Built for the Air Ministry's 1924 competition for two-seaters fitted with engines of up to 67.13 cu.in (1,100 cc), it emerged as a scaled-up version of the single-seat ANEC I, even to the characteristic one-piece elevator, but after preparation at Lympne, broken valve-springs eliminated the machine both from the competition and from the Grosvenor Trophy Race. As Major J.C. Savage's entry in the 1925 King's Cup Race, it failed even to reach the starting line.
G-EBJO was sold to G.L.P. Henderson in 1927, and as a result of experience with a similar Shackleton design, the Beardmore Wee Bee (site files), he replaced the 67.13 cu.in (1,100 cc) Anzani with a 32 hp Bristol Cherub III engine and modified the undercarriage to strut type to improve ground clearance. It then took part in that year's Bournemouth Easter and Whitsun Meetings and the races at the Hampshire Air Pageant, Hamble, flown by its new owner, Norman Jones.
On July 16, 1927 Jones flew it to victory in the Air League Challenge Cup Race, covering the 116 mls (187 km) course from Castle Bromwich to Woodford and back at an average speed of 73.5 mph (118.29 kmh), but after averaging 74.7 mph (120.22 kmh) on the first lap of the King's Cup course a fortnight later, had the misfortune to hit a bird, and withdrew. In 1929 the machine was sold to Allen H. Wheeler who flew it continuously at Heston and elsewhere.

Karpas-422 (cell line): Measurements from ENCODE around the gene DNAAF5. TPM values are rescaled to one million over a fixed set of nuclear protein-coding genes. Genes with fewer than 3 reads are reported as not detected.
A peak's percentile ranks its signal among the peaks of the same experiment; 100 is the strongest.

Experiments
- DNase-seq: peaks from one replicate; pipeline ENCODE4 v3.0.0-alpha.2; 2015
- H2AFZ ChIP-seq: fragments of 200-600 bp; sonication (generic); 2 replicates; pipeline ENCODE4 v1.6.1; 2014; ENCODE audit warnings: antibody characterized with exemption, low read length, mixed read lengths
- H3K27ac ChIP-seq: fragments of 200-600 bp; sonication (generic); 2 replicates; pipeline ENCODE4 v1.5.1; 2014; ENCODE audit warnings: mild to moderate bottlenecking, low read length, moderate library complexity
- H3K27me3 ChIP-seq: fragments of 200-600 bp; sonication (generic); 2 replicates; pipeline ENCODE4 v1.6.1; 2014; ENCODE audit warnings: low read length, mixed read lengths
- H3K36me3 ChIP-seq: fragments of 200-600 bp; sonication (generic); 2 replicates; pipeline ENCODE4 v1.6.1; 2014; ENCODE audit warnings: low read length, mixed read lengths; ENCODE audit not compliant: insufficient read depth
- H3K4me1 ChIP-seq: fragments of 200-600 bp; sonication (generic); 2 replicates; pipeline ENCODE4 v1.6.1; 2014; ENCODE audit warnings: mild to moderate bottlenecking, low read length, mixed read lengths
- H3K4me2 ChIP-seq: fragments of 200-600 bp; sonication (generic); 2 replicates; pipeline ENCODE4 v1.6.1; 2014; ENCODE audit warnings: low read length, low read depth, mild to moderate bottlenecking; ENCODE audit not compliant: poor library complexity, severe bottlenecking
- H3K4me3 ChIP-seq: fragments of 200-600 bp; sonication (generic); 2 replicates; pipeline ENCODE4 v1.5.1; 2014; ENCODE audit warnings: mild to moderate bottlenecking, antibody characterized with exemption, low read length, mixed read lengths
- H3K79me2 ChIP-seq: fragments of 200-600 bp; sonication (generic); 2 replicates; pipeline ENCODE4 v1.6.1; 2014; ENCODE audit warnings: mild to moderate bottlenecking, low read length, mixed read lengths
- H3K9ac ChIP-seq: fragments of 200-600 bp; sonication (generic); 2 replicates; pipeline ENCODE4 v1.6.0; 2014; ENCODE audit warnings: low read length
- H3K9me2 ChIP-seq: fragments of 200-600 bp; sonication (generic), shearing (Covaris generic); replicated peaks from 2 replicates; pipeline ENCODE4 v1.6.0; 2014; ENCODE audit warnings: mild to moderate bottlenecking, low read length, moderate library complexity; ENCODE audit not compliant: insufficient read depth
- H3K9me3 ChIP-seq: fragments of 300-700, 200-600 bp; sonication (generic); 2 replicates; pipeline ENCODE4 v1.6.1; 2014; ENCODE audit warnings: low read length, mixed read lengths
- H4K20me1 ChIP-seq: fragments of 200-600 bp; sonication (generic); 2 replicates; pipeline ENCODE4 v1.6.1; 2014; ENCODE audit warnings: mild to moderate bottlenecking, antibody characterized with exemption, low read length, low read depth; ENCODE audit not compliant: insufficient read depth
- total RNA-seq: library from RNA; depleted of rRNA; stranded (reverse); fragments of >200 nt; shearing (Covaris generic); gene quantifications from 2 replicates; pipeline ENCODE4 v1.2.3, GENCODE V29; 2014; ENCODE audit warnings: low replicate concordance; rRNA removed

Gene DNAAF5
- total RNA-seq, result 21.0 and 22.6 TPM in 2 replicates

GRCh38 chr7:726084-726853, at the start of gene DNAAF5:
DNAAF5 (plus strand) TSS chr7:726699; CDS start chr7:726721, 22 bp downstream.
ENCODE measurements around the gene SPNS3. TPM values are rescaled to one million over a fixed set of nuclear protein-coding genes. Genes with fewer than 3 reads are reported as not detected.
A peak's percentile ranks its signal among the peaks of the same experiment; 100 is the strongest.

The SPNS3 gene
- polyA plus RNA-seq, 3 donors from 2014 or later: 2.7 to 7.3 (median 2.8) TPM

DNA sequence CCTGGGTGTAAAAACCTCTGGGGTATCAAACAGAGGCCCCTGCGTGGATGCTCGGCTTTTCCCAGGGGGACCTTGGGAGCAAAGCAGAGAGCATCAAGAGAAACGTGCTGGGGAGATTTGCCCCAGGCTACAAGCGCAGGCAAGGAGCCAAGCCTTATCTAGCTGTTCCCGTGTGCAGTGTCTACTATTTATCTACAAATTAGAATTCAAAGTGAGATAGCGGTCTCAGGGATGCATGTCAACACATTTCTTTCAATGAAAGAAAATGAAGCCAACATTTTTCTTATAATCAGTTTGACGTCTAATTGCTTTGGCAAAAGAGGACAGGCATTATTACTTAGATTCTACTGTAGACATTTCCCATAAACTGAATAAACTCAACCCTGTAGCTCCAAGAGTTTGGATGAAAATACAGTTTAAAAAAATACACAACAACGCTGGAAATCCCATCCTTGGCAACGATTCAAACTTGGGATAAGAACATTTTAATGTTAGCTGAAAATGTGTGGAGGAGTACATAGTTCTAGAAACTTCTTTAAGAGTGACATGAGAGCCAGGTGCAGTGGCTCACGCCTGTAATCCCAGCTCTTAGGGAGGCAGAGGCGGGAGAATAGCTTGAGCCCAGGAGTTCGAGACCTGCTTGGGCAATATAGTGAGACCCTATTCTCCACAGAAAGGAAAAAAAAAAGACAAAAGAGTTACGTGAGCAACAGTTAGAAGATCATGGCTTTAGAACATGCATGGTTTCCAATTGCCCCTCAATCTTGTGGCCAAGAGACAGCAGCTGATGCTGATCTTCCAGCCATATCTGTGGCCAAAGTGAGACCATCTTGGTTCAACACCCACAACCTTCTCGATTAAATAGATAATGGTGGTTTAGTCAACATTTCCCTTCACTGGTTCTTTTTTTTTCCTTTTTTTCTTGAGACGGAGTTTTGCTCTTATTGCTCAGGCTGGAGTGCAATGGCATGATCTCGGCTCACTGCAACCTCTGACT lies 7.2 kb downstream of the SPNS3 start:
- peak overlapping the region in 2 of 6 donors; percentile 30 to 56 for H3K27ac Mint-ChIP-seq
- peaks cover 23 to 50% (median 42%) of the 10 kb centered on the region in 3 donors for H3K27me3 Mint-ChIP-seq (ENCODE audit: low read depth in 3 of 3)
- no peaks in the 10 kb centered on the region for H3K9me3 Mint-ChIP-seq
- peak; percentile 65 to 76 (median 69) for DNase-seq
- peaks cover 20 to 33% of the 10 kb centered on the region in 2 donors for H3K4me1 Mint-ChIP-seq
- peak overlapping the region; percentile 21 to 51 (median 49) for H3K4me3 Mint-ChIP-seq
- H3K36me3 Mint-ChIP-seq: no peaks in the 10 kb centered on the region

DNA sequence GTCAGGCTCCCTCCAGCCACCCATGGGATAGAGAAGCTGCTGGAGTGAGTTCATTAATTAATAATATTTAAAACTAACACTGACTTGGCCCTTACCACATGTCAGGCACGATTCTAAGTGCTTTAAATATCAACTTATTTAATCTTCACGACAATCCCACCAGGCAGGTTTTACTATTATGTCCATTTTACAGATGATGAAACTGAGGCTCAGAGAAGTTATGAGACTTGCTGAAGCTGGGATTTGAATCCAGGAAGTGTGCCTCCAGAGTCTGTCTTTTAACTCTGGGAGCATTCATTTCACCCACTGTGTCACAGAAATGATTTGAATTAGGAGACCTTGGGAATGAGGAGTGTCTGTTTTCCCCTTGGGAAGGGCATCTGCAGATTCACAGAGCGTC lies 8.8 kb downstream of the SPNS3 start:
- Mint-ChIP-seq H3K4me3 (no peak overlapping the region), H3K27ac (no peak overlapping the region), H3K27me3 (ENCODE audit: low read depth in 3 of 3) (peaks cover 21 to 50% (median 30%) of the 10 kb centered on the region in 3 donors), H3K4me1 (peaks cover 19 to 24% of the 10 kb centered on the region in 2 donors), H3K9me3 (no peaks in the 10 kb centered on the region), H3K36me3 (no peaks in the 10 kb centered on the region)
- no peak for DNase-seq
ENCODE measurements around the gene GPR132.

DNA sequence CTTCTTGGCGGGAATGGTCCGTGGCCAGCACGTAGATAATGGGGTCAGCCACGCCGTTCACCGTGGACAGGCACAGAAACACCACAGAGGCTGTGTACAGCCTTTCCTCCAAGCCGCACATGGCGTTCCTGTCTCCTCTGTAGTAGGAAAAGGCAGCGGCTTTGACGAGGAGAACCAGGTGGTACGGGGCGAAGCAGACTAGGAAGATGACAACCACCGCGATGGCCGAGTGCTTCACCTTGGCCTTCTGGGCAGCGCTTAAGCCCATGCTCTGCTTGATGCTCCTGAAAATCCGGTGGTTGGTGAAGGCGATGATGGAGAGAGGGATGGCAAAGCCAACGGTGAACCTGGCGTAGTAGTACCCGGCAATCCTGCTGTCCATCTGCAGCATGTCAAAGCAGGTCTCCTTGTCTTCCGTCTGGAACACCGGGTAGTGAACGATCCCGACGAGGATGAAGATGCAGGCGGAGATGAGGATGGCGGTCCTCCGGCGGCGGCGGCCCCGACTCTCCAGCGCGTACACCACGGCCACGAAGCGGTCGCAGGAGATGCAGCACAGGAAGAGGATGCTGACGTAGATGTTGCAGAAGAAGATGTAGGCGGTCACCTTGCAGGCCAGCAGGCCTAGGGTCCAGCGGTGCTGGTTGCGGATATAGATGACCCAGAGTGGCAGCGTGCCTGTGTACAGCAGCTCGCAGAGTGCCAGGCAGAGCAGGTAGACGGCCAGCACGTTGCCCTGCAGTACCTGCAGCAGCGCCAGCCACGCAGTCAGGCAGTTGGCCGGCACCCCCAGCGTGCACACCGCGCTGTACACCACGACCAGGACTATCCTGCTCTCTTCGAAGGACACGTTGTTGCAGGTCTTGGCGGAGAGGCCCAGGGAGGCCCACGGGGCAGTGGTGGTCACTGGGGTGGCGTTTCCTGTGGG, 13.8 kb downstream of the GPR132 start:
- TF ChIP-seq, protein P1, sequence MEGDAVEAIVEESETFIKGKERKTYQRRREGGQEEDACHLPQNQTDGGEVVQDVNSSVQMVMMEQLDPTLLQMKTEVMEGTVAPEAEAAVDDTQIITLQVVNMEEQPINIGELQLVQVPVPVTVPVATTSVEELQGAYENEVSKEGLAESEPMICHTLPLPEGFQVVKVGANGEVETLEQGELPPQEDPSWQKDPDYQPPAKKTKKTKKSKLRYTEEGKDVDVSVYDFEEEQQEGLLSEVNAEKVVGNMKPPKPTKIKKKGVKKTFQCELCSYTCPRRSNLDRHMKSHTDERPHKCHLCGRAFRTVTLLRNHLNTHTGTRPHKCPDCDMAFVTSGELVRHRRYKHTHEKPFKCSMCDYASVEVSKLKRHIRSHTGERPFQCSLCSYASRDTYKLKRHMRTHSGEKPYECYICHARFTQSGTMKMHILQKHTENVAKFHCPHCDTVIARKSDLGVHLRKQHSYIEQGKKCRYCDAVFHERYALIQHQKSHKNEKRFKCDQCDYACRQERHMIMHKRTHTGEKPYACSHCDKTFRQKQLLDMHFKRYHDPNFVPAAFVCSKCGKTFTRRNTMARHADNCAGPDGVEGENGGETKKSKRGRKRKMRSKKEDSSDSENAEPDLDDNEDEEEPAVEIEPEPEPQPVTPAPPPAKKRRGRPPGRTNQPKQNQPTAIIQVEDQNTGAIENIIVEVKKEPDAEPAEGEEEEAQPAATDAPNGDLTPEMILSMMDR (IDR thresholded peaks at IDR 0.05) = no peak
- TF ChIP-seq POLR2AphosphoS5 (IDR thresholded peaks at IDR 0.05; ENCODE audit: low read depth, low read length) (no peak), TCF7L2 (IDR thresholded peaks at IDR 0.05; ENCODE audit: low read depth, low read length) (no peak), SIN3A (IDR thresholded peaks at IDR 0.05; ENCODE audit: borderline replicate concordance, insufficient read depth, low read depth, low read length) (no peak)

However, the aircraft was in a poor state when it was sold to Jimmy Edmunds at Old Warden in 1931 for £8.00, missing its engine, undercarriage and instruments. Rebuild in six months by Edmunds, and fitted with a 32 hp A.B.C. Scorpion Mk.II engine, the aircraft was flown again until 1935, when it was sold to a South African but it was kept stored at Old Warden. The last registered owner before the CofA expired 1937 was Doug Guild of Maidstone.
Reportedly Richard Shuttleworth obtained the ANEC II in 1938, and 21 years later it was unlikely it would fly again. However, it was reregistered to the Shuttleworth Trustees, again as G-EBJO, on April 8, 1993, and a rebuild to the post Lympne configuration (apart from change to a single-seater) was undertaken by Don Cashmore. Eleven years later, March 2, 2004, test pilot Dodge Bailey took the ANEC II to the air again, eighty years after its first flight.
Span: 38 ft 0 in (11.58 m)
Length: 20 ft 8 in (6.30 m)
Height: 3 ft 0 in (0.91 m)
Wing area: 185 sq.ft (17.19 sq.m)
Empty weight: 420 lb (191 kg)
Loaded weight: 730 lb (331 kg)
Max speed: 85 mph (137 kmh)